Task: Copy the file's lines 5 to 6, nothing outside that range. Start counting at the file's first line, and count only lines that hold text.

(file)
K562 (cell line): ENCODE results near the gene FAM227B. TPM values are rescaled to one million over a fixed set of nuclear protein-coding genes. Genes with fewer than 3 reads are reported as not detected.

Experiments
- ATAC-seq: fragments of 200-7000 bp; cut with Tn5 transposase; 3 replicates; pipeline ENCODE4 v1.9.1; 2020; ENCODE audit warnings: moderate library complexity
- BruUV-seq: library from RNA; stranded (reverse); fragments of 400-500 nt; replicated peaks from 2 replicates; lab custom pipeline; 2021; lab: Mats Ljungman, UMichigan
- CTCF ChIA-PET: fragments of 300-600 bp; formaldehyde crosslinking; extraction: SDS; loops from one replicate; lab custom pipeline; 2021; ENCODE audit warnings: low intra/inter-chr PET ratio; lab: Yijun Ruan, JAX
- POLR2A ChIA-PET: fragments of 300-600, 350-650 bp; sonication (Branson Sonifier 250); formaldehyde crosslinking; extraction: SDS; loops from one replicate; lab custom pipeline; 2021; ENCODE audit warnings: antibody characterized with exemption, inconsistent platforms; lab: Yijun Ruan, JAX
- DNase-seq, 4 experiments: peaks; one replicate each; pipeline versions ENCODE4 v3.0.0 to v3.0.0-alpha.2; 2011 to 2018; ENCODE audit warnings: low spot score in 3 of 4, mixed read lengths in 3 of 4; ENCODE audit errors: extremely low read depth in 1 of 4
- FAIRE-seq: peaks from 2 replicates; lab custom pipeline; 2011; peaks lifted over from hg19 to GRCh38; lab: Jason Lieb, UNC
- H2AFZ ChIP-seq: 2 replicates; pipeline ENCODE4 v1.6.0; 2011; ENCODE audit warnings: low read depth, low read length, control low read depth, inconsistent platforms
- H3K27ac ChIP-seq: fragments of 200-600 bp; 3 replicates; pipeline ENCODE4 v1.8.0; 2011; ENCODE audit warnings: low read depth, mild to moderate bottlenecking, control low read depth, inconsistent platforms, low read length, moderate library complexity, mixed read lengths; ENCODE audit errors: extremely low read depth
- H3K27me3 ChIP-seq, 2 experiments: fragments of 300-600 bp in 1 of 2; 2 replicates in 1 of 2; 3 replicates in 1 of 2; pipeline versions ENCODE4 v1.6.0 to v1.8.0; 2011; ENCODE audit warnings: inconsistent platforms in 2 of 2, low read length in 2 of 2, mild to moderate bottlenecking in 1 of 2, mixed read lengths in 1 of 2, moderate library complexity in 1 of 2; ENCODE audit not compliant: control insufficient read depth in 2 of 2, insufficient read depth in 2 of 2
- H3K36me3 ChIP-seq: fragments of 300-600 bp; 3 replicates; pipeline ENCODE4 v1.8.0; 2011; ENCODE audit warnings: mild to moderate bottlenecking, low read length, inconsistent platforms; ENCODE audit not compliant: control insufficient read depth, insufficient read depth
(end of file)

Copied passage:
- CTCF ChIA-PET: fragments of 300-600 bp; formaldehyde crosslinking; extraction: SDS; loops from one replicate; lab custom pipeline; 2021; ENCODE audit warnings: low intra/inter-chr PET ratio; lab: Yijun Ruan, JAX
- POLR2A ChIA-PET: fragments of 300-600, 350-650 bp; sonication (Branson Sonifier 250); formaldehyde crosslinking; extraction: SDS; loops from one replicate; lab custom pipeline; 2021; ENCODE audit warnings: antibody characterized with exemption, inconsistent platforms; lab: Yijun Ruan, JAX